The founder, Illyric, has given his name to his kingdom. As the ruler of the country from which the various South Slavic tribes had originated, it is logical to think that he belonged to all of them, but according to the Bulgarian author he has been a Bulgarian ruler. Therefore, there is no ‘mother country’ in the work as a differentiated entity from which different peoples with similar cultures have originated. Not only does this absence distance Istoria vo krattse from the Illyrian movement, but it also reveals the rawness of ideas – the events were described but not understood. Similar raw content is found in the Anonimna Zografska hronika (retained in a 1785 transcript), but this is due to its laconic nature – individual rulers are not separated into sections and it is difficult to trace only the history of Bulgarians or other peoples.
According to Istoria vo krattse, the Illyrians had started referring to themselves as Bulgarians only under Tsar Bolg. The problem is that Bulgarians had very often adopted a new name –first, they were Illyrians, then Bulgarians, and finally they were Dacians after the name of their King Decebalus. The frequent changes of the ethnonym evidences to chaos of the text. Spiridon tells about ‘Perun or Peperuda King of Bulgaria’, about Alexander the Great, Troyan, Constantine the Great, Valentiy, Batoy, Asen the Great – he lists numerous names of Bulgarian and Byzantine kings without trying to find any internal connection and consistency between the different historical events (Пенев 1976: 571). The reason lies in the author’s admission that he had not been able to study enough and therefore might he not be judged too harshly.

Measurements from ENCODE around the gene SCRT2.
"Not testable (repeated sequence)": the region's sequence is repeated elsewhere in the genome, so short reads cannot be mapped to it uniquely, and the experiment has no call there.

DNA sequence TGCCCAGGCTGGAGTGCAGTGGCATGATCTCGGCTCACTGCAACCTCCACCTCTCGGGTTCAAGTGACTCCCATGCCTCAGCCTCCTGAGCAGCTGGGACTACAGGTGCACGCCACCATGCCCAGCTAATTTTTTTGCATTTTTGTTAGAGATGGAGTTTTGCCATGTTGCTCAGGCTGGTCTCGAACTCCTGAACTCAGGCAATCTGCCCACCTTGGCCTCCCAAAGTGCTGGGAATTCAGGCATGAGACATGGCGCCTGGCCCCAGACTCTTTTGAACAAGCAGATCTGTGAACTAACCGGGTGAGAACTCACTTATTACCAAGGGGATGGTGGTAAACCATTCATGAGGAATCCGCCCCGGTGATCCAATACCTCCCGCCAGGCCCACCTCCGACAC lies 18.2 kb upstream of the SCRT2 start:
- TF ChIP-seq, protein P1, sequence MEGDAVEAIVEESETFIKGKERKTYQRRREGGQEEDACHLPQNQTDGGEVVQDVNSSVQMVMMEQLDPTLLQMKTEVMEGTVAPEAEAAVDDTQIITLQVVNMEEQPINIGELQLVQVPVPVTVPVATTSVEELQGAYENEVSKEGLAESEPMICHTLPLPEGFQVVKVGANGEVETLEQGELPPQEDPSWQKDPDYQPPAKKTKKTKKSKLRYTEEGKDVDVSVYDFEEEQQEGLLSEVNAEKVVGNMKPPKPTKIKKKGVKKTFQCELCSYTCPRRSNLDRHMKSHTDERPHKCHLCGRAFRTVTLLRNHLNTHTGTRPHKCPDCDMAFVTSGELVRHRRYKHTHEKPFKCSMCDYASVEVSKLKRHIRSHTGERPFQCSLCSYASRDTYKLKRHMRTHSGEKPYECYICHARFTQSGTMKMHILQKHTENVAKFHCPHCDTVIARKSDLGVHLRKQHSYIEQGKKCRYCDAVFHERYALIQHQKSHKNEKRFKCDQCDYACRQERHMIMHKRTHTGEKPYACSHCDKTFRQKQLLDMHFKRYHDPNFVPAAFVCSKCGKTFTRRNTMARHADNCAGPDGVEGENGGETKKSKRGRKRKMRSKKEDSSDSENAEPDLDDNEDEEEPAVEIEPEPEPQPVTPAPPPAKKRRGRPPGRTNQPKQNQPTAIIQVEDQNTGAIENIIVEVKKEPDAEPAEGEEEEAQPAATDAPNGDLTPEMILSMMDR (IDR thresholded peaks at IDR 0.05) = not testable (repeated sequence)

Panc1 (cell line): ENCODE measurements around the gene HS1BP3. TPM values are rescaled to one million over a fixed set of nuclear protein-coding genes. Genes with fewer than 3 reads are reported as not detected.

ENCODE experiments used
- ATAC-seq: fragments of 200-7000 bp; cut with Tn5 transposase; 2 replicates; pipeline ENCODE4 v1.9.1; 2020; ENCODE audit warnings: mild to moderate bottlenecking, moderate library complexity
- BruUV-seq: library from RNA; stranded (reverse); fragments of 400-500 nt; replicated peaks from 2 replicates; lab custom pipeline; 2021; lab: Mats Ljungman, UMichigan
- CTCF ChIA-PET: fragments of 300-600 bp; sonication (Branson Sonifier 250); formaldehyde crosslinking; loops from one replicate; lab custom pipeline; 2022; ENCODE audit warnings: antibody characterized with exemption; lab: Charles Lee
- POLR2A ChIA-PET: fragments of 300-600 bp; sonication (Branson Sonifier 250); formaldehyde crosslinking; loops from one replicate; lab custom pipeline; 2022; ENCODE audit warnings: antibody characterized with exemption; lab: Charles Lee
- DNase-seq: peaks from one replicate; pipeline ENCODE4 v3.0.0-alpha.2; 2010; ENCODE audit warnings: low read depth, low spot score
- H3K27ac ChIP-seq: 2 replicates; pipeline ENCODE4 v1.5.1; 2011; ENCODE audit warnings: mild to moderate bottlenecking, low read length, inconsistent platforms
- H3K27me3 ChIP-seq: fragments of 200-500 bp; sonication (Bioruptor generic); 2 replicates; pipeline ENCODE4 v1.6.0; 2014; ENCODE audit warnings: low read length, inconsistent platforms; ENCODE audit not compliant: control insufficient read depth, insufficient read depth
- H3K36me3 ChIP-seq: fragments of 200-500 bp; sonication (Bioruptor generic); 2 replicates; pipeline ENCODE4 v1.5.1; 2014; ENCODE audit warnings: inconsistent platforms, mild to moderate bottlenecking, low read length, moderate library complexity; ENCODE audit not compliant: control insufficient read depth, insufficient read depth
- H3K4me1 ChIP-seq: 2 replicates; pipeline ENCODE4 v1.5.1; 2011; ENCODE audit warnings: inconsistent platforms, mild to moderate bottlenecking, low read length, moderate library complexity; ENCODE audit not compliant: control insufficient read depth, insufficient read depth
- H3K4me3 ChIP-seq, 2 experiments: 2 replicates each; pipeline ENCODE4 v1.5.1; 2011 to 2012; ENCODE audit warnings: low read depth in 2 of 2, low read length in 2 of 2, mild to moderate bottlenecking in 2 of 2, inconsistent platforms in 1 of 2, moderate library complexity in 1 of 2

In the Bulgarian environment, the Illyrian movement underwent a major change – from the idea of an all-Slavic union, it became a platform for the awakening of Bulgarian patriotism. The common heritage turned out to be Bulgarian, from which the Slavs that had separated drew (the Croats are not present, but the Serbs are mentioned). This transformation was probably due to the fact that there has been a long period in the history of the Croats (after 1102) that did not allow the formation of domestic pantheon of heroes and rulers. And because of this inability to form one’s own pantheon of heroes, it was resorted to solidarity with other culturally close-knit peoples. Due to the different types of self-awareness formation, the ‘model without development’ (as I. Konev referred to Razgovor ugodni by Kacic-Miosic) has turned out to be exactly that one in the Bulgarian environment. However, as Konev himself pointed out, although devoid of the original Slavic solidarity, a number of motifs can be accurately traced via the work of Kacic-Miosic (about Vladimir and Kosara, about the victory of Kan Krum over Nicephorus, etc.).